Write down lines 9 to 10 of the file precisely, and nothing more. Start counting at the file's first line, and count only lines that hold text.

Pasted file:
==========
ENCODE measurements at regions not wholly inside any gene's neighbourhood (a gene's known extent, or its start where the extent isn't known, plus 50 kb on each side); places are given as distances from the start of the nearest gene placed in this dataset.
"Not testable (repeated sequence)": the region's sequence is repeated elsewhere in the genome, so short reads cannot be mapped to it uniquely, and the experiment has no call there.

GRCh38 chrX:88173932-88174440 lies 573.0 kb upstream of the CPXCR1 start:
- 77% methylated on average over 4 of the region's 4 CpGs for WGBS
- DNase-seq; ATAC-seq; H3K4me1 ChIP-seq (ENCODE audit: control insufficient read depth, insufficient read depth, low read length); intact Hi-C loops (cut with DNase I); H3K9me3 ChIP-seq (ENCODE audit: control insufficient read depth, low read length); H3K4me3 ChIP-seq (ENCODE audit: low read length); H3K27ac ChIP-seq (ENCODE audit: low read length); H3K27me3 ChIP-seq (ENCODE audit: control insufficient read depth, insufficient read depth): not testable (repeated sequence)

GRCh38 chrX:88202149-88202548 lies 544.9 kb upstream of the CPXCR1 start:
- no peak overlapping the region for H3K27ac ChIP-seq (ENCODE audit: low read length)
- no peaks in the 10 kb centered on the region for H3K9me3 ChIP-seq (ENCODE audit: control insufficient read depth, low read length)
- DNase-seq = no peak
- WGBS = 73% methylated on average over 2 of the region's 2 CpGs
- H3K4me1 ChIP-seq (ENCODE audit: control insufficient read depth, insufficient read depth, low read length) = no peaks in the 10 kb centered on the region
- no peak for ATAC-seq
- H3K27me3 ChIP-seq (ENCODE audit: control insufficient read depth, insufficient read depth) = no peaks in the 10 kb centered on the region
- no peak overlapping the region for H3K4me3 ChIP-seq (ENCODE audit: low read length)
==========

- DNase-seq = no peak
- WGBS = 73% methylated on average over 2 of the region's 2 CpGs